AWS doesn’t currently offer the Node.js 10 runtime in Lambda. However, you may want to test the Node.js 10 runtime version in a development or staging environment before rolling out updates to production Lambda functions.
Before AWS adds the Node.js 10 runtime version for Lambda, NodeSource’s N|Solid runtime is available for use as a Lambda layer. It includes a 100%-compatible version for the Node.js 10 LTS release line.
If you install N|Solid as a Lambda layer, you can begin migration and testing before the Node.js 6 EOL date. You can also easily switch to the Node.js 10 runtime provided by AWS when it’s available. Choose between versions based on the Node.js 8 (“Carbon”) and 10 (“Dubnium”) LTS release lines. It takes just a few minutes to get up and running.
First, when you’re creating a function, choose Use custom runtime in function code or layer. (If you’re migrating an existing function, you can change the runtime for the function.)
Next, add a new Lambda layer, and choose Provide a layer version ARN. You can find the latest ARN for the N|Solid Lambda layer here. Enter the N|Solid runtime ARN for your AWS Region and Node.js version (Node.js 8 “Carbon” or Node.js 10 “Dubnium”). This is where you can use Node.js 10.
That’s it! Your Lambda function is now set up to use Node.js 10.
You can also update your functions to use the N|Solid Lambda layer with the AWS CLI.
To update an existing function:
aws lambda update-function-configuration --function-name <YOUR_FUNCTION_NAME> --layers arn:aws:lambda:<AWS_REGION>:800406105498:layer:nsolid-node-10:6 --runtime provided
In addition to the Node.js 10 runtime, the Lambda layer provided by NodeSource includes N|Solid. N|Solid for AWS Lambda provides low-impact performance monitoring for Lambda functions. To take advantage of this feature, you can also sign up for a free NodeSource account. After you sign up, you just need to set your N|Solid license key as an environment variable in your Lambda function.
That’s all you have to do to start monitoring your Node.js Lambda functions. After you add your license key, your Lambda function invocations should show up on the Functions tab of your N|Solid dashboard.
For more information, see our N|Solid for AWS Lambda getting started guide.
Upgrade to Node.js 10 LTS (“Dubnium”) outside of Lambda
Not only are workloads in Lambda affected, but you must consider other locations where you’re running Node.js 6. I review three more ways to upgrade your version of Node.js in other compute environments.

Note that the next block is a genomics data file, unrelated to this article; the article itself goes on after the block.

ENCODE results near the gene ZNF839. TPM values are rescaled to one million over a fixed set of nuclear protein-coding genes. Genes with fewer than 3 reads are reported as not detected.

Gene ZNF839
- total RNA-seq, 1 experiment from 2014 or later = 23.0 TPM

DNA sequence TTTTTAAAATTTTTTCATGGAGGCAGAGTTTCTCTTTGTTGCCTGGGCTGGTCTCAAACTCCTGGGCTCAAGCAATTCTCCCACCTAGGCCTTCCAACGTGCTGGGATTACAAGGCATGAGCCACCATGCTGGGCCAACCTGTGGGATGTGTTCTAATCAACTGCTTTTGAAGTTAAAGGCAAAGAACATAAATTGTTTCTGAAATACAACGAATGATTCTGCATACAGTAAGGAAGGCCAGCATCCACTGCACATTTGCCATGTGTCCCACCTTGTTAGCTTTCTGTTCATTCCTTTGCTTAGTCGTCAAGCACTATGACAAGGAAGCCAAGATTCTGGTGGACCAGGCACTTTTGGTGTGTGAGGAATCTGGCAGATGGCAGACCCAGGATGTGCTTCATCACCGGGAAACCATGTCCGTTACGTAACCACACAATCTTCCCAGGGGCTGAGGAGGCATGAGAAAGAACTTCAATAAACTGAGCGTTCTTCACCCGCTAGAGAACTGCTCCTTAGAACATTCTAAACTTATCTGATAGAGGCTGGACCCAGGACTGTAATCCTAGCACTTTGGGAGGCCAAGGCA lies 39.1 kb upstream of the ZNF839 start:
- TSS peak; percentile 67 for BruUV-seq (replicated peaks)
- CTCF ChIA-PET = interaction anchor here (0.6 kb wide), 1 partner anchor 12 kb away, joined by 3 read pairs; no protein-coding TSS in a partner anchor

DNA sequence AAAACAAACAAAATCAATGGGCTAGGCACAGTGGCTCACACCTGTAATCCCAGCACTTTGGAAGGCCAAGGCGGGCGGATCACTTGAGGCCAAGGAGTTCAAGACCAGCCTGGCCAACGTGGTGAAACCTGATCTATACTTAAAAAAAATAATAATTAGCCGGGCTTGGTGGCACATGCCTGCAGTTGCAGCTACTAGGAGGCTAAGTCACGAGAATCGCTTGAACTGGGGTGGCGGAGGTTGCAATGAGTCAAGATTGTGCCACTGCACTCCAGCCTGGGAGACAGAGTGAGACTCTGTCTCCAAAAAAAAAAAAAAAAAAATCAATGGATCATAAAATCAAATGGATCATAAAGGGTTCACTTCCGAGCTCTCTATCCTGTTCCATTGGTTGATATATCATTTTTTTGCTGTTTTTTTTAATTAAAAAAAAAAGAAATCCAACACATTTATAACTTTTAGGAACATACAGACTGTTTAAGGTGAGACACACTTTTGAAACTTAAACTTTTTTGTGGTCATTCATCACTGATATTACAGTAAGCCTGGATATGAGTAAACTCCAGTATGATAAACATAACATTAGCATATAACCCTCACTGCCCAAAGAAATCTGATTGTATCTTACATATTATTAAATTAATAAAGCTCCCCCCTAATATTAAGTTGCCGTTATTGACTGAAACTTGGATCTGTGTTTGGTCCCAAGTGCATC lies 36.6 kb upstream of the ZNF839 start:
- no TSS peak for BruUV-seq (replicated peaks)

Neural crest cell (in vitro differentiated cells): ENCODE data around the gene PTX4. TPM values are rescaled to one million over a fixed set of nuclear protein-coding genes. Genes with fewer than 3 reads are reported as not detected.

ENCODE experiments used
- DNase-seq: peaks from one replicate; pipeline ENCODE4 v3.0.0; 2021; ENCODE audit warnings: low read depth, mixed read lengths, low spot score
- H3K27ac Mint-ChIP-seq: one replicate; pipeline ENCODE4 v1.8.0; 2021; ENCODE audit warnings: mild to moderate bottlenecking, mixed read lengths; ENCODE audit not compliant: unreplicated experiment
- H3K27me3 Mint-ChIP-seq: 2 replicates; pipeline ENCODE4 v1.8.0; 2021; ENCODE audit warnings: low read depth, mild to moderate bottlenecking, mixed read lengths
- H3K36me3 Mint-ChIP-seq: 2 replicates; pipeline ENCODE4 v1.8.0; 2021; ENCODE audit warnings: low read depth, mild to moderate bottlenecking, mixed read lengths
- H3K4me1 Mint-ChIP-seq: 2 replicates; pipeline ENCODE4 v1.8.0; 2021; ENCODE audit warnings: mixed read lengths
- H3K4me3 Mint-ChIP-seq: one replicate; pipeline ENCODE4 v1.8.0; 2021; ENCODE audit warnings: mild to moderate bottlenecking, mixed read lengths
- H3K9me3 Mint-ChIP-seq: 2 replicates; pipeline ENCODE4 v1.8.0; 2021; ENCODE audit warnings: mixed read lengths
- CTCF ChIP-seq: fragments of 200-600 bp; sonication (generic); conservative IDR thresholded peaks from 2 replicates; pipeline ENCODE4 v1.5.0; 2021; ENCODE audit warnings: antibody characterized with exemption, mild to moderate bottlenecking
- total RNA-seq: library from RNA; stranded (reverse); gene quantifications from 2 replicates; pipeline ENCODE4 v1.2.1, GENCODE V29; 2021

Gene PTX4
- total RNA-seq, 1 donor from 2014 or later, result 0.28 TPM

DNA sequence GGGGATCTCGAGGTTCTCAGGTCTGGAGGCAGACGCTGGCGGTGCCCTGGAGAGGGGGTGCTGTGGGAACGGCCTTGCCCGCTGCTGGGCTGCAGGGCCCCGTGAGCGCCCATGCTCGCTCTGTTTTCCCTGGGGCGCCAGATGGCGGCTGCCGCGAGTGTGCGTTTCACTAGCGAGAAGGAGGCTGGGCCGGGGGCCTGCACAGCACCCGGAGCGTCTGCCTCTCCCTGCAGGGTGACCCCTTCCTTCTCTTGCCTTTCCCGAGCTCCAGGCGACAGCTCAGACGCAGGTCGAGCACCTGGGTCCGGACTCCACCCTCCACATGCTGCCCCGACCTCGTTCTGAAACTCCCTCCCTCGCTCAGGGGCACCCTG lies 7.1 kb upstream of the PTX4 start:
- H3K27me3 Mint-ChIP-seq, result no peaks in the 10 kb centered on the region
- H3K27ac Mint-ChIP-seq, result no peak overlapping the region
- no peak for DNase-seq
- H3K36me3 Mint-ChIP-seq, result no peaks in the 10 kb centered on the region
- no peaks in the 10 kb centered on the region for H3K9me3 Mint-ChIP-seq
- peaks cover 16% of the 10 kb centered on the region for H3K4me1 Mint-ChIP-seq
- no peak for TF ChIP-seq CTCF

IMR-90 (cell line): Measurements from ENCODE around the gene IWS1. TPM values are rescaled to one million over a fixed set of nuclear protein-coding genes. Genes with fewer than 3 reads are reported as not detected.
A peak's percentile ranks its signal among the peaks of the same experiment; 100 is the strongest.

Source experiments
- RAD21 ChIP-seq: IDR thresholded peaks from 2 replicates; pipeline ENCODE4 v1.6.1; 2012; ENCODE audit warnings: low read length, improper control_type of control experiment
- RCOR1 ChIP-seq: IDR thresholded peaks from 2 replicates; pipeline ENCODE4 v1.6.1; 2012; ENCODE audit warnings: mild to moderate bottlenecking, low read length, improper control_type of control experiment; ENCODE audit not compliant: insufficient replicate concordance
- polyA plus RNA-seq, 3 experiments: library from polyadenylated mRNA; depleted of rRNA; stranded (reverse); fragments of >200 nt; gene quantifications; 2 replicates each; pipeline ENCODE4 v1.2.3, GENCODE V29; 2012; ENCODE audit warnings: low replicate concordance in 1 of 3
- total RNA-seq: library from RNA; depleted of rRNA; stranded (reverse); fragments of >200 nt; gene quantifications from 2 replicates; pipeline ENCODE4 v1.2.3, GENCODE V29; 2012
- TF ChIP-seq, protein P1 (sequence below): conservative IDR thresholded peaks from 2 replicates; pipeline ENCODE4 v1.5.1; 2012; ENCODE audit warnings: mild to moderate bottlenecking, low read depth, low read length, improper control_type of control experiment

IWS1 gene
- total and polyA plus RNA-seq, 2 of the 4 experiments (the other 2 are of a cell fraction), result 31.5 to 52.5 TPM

One of the best practices for upgrading Node.js versions is using NVM. NVM, or Node Version Manager, lets you manage multiple active Node.js versions.
To install NVM on *nix systems, you can use the install script using cURL.
$ curl -o- https://raw.githubusercontent.com/creationix/nvm/v0.34.0/install.sh | bash
$ wget -qO- https://raw.githubusercontent.com/creationix/nvm/v0.34.0/install.sh | bash
For Windows-based systems, you can use NVM for Windows.
After NVM is installed, you can manage your versions of Node.js with some simple AWS CLI commands.
To download, compile, and install the latest release of Node.js:
$ nvm install node # "node" is an alias for the latest version
To install a specific version of Node.js:
$ nvm install 10.10.0 # or 8.5.0, 8.9.1, etc.
To upgrade Node.js without a tool like NVM, you can manually install a new version. NodeSource provides Linux distributions for Node.js, and recommends that you upgrade using the NodeSource Node.js Binary Distributions.
To install Node.js 10:
$ curl -sL https://deb.nodesource.com/setup_10.x | sudo -E bash - $ sudo apt-get install -y nodejs
Using Amazon Linux
$ curl -sL https://rpm.nodesource.com/setup_10.x | sudo bash - $ sudo yum install -y nodejs
Most production applications built on Node.js make use of LTS release lines. We highly recommend that you upgrade any application or Lambda function currently using the Node.js 6 runtime version to Node.js 10, the newest LTS version.
To hear more about the latest release line, check out NodeSource’s webinar, New and Exciting Features Landing in Node.js 12. This release line officially becomes the current LTS version in October 2019.
About the Author
The content and opinions in this post are those of the third-party author and AWS is not responsible for the content or accuracy of this post.